If you are having any symptoms or have any questions, please call 811 to speak with a registered nurse 24 hours a day.
What is anaphylaxis?
Anaphylaxis (say: “anna-full-ax-iss”) is a life-threatening allergic reaction. It starts soon after you are exposed to something you are severely allergic to. You may have swelling, itching or a rash with itchy bumps (hives). Some people have trouble breathing, a tight feeling in their chest or dizziness. Some people feel anxious. Other people have stomach cramps, nausea or diarrhea. Some people lose consciousness (pass out). A person who has anaphylaxis needs immediate medical attention.
What are the symptoms of anaphylaxis?
Anaphylaxis symptoms may include one or more of the following:
- Hives, rash, or itchy skin
- Pale skin, or skin that is red and warm (flushed)
- Swelling in the mouth or throat, or of another body part
- Wheezing or trouble breathing
- A tight feeling in the chest
- A feeling of anxiety
- Nausea, vomiting, or diarrhea
These symptoms usually show up right after you are exposed to an allergen (see Causes & Risk Factors to learn more about allergens). The symptoms can be mild or severe. Be sure to tell your healthcare provider if you think you’ve ever had a severe allergic reaction or symptoms of anaphylaxis, even if your symptoms were mild.
CAUSES & RISK FACTORS
What causes anaphylaxis?
Anaphylaxis is most often caused by exposure to an allergen. Normally, when you are exposed to an allergen, your immune system produces antibodies to help you “fight” the allergen. These antibodies are the cause of normal allergy symptoms—normal allergy symptoms aren’t life threatening. However, sometimes your immune system can overreact to an allergen and cause a very severe allergic reaction—this can lead to anaphylaxis and is very dangerous.
Allergens and substances that may lead to anaphylaxis include the following:
- Foods such as shellfish, nuts, peanuts, eggs, and fruits
- Medicines such as antibiotics, aspirin, over-the-counter pain relievers (such as ibuprofen), allergy shots, and contrast dye for imaging procedures
- Latex or rubber found in surgical gloves, medical supplies, and many products in your home
- Insect stings, especially from bees, wasps, hornets, yellow jackets, sawflies, and fire ants
What do I do if I have or someone I know has a severe allergic reaction?
Call 911 to get emergency medical help right away.
If the person having an attack has an emergency anaphylaxis kit with an EpiPen (epinephrine injector), give them the epinephrine injection right away. Then, make sure they still go to the emergency room for follow-up. Epinephrine just buys the victim some time to get to emergency care.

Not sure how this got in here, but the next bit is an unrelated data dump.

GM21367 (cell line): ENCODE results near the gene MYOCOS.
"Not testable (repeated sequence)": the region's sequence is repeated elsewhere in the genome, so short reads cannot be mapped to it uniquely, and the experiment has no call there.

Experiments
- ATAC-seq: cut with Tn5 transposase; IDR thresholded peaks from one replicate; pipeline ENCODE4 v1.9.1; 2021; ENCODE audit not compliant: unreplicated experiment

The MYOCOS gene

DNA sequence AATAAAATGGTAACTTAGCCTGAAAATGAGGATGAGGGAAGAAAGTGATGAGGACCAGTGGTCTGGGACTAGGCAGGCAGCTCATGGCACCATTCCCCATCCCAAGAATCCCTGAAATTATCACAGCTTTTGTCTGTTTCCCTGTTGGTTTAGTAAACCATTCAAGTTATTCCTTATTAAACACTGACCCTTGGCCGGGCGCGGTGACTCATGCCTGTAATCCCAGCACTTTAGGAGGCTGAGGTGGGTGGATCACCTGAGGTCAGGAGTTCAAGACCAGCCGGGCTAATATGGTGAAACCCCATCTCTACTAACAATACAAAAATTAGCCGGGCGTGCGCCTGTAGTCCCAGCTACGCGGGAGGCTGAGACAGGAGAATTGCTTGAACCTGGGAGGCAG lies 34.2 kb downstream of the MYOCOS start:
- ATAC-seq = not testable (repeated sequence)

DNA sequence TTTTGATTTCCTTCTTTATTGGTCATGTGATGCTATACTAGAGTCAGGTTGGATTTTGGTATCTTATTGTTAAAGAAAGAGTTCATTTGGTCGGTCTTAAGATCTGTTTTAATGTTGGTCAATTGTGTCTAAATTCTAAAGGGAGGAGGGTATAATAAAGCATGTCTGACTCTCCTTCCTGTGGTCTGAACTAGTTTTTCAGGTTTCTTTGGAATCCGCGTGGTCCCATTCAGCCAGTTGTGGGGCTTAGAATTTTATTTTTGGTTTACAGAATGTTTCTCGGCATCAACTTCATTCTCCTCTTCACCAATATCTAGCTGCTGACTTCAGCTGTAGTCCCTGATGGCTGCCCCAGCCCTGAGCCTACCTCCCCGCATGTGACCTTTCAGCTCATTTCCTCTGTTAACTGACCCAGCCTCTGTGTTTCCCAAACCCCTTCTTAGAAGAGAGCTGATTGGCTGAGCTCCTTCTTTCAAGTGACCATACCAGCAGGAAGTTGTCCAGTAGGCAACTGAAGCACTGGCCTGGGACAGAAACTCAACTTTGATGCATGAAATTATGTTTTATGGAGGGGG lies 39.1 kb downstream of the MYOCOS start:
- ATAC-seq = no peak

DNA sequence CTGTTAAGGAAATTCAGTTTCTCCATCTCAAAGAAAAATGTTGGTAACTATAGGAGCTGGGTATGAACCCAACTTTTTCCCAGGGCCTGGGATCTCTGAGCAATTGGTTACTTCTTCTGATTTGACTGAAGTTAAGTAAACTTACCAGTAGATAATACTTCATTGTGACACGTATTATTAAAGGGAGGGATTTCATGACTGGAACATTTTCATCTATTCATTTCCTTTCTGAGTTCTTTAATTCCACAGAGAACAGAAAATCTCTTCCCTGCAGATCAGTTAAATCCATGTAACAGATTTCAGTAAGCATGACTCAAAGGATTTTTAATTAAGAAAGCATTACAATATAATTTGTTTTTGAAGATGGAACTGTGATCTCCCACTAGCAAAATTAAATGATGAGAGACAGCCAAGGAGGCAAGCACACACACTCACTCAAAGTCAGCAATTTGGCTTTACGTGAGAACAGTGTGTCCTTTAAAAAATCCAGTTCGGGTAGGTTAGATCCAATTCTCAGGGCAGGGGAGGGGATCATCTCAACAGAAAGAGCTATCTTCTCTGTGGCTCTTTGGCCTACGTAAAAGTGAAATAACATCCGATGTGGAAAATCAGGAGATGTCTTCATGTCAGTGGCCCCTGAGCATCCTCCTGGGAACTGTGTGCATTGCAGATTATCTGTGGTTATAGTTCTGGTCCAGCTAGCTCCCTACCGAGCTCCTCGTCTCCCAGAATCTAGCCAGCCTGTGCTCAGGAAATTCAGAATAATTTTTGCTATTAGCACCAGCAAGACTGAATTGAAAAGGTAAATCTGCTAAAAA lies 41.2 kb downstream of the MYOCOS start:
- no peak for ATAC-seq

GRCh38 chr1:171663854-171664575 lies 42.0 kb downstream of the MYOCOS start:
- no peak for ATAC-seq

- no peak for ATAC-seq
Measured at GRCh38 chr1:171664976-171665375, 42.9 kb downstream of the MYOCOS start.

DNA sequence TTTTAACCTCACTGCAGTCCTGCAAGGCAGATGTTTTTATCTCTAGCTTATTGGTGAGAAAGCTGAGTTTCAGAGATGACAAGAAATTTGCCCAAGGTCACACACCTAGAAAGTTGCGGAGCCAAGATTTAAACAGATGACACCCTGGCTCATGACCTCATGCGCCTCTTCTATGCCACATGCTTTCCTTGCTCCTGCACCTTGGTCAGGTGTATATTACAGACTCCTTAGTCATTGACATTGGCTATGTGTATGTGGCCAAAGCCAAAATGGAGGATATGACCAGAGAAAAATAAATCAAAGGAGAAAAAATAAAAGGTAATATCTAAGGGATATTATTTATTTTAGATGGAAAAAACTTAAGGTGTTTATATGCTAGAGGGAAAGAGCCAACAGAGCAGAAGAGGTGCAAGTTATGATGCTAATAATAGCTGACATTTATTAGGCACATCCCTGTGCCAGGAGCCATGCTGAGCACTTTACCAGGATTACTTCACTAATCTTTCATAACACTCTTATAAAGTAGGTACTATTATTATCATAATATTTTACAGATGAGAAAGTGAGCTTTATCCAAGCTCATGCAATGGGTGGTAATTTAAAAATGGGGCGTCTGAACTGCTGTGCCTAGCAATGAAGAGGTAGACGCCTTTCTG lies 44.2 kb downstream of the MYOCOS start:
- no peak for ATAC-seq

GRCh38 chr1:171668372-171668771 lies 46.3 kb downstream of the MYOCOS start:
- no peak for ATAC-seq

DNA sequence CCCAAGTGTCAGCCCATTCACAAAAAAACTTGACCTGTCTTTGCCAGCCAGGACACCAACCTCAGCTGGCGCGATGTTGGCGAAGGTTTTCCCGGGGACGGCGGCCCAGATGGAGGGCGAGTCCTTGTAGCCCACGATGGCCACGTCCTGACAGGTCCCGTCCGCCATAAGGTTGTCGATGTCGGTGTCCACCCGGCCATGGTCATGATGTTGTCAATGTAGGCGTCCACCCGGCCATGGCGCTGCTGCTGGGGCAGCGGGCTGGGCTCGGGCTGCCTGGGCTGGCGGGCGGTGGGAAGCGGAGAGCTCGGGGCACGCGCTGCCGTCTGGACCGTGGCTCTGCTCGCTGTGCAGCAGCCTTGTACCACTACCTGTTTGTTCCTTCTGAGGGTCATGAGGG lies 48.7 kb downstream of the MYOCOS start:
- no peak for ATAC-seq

What is in an emergency anaphylaxis kit?
An emergency anaphylaxis kit contains medicine to counteract your allergic reaction. This medicine is usually a drug called epinephrine that you inject into your arm or leg (or have a friend inject). Your healthcare provider will prescribe a kit with the right dose of medicine and will teach you how to use it. Make sure your family, friends, and coworkers also know how to use the kit. Sometimes your healthcare provider will tell you to keep an antihistamine, such as diphenhydramine (one brand name: Benadryl), in the kit too.
What can I expect after anaphylaxis?
You should recover completely with treatment. Most people live a normal, full life. You can get back to your normal activities once you are feeling better. However, you should have someone stay with you for 24 hours after anaphylaxis to make sure another attack does not happen.
If you’ve had anaphylaxis, you need to be prepared for the possibility that you will have anaphylaxis again in the future. Contact your healthcare provider about how to minimize your risk for anaphylaxis in the future, and how to use your emergency medical kit.
How do I prevent anaphylaxis?
The following are some ways to help prevent a reaction:
- If you have had anaphylaxis, make sure your healthcare provider and dentist know so that it is recorded on your medical chart. Tell them what you are allergic to, if you know.
- If you are allergic to insect stings, wear protective clothing and insect repellent when you’re outside.
- Avoid handling or eating foods you are allergic to. Even tiny amounts mixed by accident into your food can cause a reaction. Read the ingredient list on any packaged foods you are going to eat.
- Wear or carry a medical alert bracelet, necklace or keychain that warns emergency medical technicians (EMTs) and healthcare providers that you are at risk for anaphylaxis.
- Ask your healthcare provider if you need desensitization shots. If you have had anaphylaxis because of a bee or wasp sting, desensitization shots are almost always a good idea.
- Ask your healthcare provider if there are other things you also might be allergic to.
If you are at risk of anaphylaxis, keep an emergency anaphylaxis kit with you at all times. Make sure the people around you, such as your family and friends, know how to use it.
QUESTIONS TO ASK YOUR HEALTHCARE PROVIDER
- I have an allergy. Could I be at risk for anaphylaxis?
- What should I have in my anaphylaxis kit?
- Do I need to wear a medical alert bracelet? Where do I get one?
- If I’ve had one anaphylactic reaction, am I at greater risk for another one?
- How do I make sure that all members of my health care team know about my risk for anaphylaxis?
FOR MORE INFORMATION
Food Allergy Canada (formerly known as Anaphylaxis Canada)
A Practical Guide to Anaphylaxis by TW Tang, M.D. (10/01/03, http://www.aafp.org/afp/20031001/1325.html )